Babylon 5 spinoff. It was canceled when JMS and TNT had a disagreement: TNT wanted to turn it into "Baywatch in Space" while JMS wanted to make somthing worthy of Babylon 5. It was never comperable to B5 but was still a good show.

It was about a prototype Inter-Stellar Alliance ship (with a Earthforce crew) which was seeking a cure for a plague which was created by the Shadows and released on Earth by the Drak. Started with the TV-Movie Babylon 5: A Call to Arms.

Not enough stuff blew up.

That's the semi-official reason why the pointy-haired executives at TNT decided to cancel the television series Crusade after only 13 episodes had aired.  The failure of Crusade may seem baffling in light of the rich success that its parent show (Babylon 5) enjoyed, but it's just a textbook case of corporate mismanagement.  The execs couldn't understand the plot of Crusade without having their hands held through it, and so they ordered series creator J. Michael Straczynski to insert entire trucks full of dry exposition that didn't advance the story at all.  After that, they decided that the series was too dry and needed many more exciting fight scenes and stuff blowing up to make it more interesting.

When Straczynski moved the original Babylon 5 series to TNT after its fourth season, the executives at TNT mostly left it alone--it was an established series, after all, and so they smartly decided not to fix what wasn't broken.  When production on Crusade began a few years later, since it was going to be a TNT-run show from the get-go, TNT insisted on trying to mold the show--something they never understood--into something it wasn't, couldn't be, and shouldn't have been.  It should be noted that TNT is known primarily for two things: Westerns and pro wrestling.  And they wonder why the series failed.

JMS was (understandably!) rather bitter about all of this, and as soon as TNT's rights to Babylon 5 expired he sold them to the Sci-Fi Network.  SFN has thus far given Straczynski much more trust and leeway as far as his B5-related projects go, and the first SFN-produced B5 movie (Legend of the Rangers) was a marked improvement over everything that had been produced by TNT.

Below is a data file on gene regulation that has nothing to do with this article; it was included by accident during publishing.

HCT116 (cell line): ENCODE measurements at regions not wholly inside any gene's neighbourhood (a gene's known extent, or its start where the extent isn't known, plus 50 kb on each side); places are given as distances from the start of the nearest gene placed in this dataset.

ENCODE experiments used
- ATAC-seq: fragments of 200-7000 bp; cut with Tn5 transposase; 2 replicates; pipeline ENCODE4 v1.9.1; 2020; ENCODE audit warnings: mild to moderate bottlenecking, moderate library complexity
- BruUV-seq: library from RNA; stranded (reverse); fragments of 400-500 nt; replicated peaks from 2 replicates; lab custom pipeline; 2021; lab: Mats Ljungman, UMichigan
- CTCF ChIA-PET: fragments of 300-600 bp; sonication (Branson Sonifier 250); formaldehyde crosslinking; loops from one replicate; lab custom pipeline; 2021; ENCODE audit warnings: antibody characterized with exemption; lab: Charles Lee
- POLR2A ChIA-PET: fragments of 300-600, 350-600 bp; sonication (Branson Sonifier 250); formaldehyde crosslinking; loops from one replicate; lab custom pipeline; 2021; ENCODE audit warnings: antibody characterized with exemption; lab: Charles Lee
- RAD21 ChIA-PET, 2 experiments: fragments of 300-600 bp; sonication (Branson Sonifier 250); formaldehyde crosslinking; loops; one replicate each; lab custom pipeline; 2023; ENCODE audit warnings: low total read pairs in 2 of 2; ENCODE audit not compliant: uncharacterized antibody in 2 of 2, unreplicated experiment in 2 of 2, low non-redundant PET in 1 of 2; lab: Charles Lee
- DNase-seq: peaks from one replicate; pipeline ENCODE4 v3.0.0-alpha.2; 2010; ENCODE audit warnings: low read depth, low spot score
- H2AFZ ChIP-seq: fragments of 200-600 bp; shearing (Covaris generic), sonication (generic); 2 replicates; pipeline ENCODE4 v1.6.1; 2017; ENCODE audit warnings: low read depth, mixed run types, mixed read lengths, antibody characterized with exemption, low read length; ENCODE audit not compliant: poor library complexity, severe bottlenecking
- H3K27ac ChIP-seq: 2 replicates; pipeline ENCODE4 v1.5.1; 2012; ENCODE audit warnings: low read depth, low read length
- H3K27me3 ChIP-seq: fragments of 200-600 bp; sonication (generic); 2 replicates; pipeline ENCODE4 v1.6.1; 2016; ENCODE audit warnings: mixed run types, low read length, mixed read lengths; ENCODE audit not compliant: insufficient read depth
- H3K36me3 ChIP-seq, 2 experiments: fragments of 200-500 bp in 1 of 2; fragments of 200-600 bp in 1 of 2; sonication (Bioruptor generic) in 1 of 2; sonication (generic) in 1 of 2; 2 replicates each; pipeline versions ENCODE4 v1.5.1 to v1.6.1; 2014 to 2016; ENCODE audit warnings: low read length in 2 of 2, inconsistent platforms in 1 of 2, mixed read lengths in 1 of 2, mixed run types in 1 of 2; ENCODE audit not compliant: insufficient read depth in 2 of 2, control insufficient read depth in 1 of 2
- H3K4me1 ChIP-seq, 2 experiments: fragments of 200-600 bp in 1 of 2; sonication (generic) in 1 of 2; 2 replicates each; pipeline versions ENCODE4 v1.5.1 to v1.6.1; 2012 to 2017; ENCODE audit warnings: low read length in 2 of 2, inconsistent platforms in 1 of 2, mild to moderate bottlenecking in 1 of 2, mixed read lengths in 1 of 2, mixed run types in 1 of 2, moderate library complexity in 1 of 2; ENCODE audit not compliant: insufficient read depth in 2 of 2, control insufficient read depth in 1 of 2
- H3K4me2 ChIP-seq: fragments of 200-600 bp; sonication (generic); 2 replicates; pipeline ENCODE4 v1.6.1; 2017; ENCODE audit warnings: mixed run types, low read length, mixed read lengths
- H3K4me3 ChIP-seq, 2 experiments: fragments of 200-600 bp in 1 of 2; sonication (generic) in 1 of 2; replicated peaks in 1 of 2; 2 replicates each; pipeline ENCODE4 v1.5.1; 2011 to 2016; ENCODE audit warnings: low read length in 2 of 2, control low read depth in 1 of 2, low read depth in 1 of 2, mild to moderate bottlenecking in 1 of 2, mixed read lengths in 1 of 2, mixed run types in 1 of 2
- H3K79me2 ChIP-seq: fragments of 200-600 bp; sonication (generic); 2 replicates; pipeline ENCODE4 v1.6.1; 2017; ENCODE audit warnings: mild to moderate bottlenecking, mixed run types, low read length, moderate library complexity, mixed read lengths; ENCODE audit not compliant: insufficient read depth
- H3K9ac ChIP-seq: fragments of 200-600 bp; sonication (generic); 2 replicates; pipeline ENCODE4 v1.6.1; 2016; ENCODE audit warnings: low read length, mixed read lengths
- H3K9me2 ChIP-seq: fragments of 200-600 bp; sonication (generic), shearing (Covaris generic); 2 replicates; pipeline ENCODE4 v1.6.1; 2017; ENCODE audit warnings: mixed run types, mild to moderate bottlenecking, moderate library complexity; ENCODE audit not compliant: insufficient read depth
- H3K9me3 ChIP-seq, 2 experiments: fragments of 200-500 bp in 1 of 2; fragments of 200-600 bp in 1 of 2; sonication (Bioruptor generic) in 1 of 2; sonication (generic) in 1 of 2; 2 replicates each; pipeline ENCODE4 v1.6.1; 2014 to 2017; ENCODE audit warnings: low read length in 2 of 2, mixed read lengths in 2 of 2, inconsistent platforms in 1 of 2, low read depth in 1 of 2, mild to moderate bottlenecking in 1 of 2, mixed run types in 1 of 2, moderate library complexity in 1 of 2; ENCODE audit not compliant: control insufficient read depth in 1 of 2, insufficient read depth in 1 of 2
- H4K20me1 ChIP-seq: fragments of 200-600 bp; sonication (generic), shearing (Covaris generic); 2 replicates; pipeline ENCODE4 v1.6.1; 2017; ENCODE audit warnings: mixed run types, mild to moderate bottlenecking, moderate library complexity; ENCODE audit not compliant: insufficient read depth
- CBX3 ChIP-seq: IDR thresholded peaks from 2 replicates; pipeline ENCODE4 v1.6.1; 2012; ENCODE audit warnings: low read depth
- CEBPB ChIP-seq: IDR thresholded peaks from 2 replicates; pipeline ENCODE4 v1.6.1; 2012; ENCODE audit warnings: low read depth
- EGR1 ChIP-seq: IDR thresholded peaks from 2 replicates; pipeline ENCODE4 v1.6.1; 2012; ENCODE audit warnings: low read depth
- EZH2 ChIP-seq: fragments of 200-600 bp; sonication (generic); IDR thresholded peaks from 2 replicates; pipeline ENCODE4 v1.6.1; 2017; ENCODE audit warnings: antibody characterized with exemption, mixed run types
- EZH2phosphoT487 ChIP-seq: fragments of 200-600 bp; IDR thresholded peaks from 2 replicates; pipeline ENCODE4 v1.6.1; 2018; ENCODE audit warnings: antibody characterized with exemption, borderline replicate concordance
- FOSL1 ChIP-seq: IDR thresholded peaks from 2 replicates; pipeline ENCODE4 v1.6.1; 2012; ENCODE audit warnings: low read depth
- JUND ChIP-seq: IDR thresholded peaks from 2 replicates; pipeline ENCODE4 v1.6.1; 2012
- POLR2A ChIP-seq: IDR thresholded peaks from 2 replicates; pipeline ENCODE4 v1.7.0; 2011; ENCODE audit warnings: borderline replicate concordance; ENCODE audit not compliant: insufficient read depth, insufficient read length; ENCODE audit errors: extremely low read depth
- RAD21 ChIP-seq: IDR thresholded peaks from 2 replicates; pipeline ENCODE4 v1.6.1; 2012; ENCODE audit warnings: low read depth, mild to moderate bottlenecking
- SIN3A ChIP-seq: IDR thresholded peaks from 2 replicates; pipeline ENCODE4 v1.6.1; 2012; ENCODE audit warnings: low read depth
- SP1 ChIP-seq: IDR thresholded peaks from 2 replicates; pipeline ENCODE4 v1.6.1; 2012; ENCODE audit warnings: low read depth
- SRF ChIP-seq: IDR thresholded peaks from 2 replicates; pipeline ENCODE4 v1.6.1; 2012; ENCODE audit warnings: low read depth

Here's a nice quote from a usenet post written by Straczynski that nicely summarizes what he was up against:

I did what I could with what they demanded, and tried to fight as much as I could. For instance, in one scene, where Gideon tells the others to meet him in the conference room, the TNT note was, "How does Gideon know where the conference room is? We should have a scene where he's shown the conference room."

My reply: "He knows where the conference room is because when he's escorted to the bridge by Matheson, *HE CAN SEE IT FROM HIS CHAIR*."

Anyway, this is the "official" ordering of the 13 filmed and aired episodes, listed by the dates on which they originally aired on TNT.  The numbering in parentheses is the order that the series creator, J. Michael Straczynski, recommends the series be viewed in; it's also the order in which the Sci-Fi Network has re-aired the episodes.

(12) War Zone
(4)  The Long Road
(6)  The Well of Forever
(9)  The Path of Sorrows
(8)  Patterns of the Soul
(10) Ruling from the Tomb
(11) The Rules of the Game
(13) Appearances and Other Deceits
(1)  Racing the Night
(3)  The Memory of War
(2)  The Needs of Earth
(5)  Visitors from Down the Street
(7)  Each Night I Dream of Home

It's a shame that Crusade was cancelled when it was. Everyone's favorite Psi Cop, Bester, was to make an appearance in "Value Judgments", the next episode that would have been filmed had the series not been cancelled. This episode would have been followed up by "To The Ends Of The Earth", a "Signs and Portents"-type episode that, along with the season finale, "End of the Line", would have sent the series into an entirely new direction. Apparently there was much more to Straczynski's 5-year plan for Crusade than just finding a cure for the Drakh plague.

Although the scripts for the episodes mentioned are no longer being sold, has more information, if you're interested. (Look under Crusade, Reviews)

Cru*sade" (kr?-s?d"), n. [F. croisade, fr. Pr. crozada, or Sp cruzada, or It. crociata, from a verb signifying to take the cross, mark one's self with a cross, fr. L. crux cross; or possibly taken into English directly fr. Pr. Cf. Croisade, Crosado, and see Cross.]


Any one of the military expeditions undertaken by Christian powers, in the 11th, 12th, and 13th centuries, for the recovery of the Holy Land from the Mohammedans.


Any enterprise undertaken with zeal and enthusiasm; as, a crusade against intemperance.


A Portuguese coin. See Crusado.


© Webster 1913.

Cru*sade", v. i. [imp. & p. p. Crusaded; p. pr. & vb. n. Crusading.]

To engage in a crusade; to attack in a zealous or hot-headed manner.

"Cease crusading against sense."

M. Green.


© Webster 1913.

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